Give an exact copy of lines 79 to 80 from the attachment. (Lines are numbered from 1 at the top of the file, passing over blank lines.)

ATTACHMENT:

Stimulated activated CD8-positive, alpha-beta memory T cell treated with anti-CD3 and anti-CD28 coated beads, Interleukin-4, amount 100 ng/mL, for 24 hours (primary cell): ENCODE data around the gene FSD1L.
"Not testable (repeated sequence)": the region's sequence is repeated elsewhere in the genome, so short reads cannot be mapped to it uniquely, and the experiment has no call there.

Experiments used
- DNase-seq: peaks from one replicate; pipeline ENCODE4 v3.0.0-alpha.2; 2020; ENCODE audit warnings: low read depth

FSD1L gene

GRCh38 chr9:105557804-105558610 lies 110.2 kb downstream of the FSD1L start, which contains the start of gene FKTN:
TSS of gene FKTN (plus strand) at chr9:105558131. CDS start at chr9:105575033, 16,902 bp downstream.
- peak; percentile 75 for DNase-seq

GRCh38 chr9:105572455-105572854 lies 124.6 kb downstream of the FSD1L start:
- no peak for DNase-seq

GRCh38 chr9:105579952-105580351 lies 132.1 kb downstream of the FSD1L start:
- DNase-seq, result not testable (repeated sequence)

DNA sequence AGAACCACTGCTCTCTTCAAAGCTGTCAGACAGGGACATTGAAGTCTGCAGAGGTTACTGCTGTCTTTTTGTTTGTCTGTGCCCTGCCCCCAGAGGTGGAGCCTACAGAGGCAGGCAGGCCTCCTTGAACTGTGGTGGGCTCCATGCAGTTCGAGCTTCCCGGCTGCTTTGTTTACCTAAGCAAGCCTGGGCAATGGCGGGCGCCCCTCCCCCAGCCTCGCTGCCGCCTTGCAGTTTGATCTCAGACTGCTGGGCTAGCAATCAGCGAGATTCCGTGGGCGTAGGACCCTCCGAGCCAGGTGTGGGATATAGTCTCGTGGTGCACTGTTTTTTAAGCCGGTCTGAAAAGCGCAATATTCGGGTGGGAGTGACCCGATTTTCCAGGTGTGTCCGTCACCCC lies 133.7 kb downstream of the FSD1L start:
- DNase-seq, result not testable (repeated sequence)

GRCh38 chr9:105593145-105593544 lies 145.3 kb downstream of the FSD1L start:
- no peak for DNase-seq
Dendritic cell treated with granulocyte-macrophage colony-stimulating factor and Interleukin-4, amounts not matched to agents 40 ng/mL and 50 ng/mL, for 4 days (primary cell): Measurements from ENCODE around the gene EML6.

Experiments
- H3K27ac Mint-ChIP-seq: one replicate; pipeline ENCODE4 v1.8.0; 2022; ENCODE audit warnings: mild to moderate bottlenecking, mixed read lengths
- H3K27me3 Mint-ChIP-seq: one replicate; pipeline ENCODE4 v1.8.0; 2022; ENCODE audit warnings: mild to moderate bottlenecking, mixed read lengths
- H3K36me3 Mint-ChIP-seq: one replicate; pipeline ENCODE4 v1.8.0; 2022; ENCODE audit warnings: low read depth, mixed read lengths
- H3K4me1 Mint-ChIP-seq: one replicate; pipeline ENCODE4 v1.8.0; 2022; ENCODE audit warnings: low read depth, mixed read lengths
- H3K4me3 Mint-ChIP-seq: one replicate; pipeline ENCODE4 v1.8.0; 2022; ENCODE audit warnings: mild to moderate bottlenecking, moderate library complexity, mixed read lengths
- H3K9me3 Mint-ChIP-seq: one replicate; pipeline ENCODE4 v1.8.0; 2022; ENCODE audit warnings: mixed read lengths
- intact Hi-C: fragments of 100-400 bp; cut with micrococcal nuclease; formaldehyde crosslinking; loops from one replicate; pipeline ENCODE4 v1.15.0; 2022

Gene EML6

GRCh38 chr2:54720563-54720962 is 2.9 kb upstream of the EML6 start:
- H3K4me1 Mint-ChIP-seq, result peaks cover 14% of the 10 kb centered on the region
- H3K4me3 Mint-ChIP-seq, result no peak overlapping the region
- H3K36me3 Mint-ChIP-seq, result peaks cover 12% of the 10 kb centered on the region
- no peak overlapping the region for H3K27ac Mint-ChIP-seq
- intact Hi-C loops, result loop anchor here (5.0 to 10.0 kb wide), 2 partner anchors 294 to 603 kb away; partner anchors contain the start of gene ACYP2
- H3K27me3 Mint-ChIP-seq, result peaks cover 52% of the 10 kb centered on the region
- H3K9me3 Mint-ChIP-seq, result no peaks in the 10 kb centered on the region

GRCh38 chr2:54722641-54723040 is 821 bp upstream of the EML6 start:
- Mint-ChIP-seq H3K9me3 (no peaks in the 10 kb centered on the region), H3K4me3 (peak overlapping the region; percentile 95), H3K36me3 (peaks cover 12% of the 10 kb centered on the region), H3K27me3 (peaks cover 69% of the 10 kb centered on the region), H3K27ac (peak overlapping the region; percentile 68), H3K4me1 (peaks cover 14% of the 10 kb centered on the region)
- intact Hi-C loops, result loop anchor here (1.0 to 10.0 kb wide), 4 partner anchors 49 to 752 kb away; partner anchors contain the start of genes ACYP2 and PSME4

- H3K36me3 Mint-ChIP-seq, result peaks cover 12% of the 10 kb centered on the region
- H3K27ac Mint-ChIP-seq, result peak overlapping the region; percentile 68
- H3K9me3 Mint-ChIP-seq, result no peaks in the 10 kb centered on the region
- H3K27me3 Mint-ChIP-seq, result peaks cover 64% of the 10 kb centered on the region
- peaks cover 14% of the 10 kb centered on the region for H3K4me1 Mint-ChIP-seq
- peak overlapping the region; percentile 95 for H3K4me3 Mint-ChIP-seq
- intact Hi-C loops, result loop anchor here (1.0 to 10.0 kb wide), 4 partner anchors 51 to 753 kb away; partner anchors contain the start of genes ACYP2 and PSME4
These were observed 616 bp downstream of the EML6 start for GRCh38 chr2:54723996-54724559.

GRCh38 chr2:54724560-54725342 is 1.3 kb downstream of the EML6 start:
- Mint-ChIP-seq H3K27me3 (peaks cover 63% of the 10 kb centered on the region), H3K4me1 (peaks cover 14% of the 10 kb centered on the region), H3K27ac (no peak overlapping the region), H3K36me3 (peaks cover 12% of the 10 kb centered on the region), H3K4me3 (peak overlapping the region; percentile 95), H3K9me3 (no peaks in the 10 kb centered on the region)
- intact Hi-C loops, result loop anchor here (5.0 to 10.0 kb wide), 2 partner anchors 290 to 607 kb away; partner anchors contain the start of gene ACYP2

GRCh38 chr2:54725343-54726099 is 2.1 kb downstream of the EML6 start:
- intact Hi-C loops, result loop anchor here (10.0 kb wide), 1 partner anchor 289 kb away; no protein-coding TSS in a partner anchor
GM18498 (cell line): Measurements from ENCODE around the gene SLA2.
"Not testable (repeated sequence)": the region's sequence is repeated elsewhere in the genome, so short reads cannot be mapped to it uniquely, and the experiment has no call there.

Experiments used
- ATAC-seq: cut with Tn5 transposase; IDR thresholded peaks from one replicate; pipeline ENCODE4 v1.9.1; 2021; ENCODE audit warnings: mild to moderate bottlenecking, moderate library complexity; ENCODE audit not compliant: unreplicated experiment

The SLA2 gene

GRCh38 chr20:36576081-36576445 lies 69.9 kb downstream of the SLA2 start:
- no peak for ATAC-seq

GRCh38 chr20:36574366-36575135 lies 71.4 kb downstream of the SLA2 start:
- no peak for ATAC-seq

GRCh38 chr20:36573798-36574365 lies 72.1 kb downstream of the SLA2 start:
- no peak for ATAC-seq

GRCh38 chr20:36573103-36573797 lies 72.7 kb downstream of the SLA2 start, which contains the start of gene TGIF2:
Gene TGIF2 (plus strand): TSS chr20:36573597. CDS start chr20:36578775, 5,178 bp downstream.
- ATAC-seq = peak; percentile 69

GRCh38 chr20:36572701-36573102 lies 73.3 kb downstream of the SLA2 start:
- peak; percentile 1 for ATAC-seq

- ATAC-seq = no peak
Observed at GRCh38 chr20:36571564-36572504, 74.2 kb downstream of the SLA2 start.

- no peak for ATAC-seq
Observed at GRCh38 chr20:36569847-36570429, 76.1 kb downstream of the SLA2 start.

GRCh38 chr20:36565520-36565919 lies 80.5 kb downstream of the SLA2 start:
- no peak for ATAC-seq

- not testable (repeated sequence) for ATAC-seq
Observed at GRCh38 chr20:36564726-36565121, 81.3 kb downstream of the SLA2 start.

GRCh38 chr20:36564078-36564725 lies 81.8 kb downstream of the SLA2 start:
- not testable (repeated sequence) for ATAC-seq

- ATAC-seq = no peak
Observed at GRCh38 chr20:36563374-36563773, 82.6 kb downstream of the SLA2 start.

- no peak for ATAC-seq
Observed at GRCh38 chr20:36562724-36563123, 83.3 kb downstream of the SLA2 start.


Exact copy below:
- no peak for ATAC-seq
Observed at GRCh38 chr20:36562724-36563123, 83.3 kb downstream of the SLA2 start.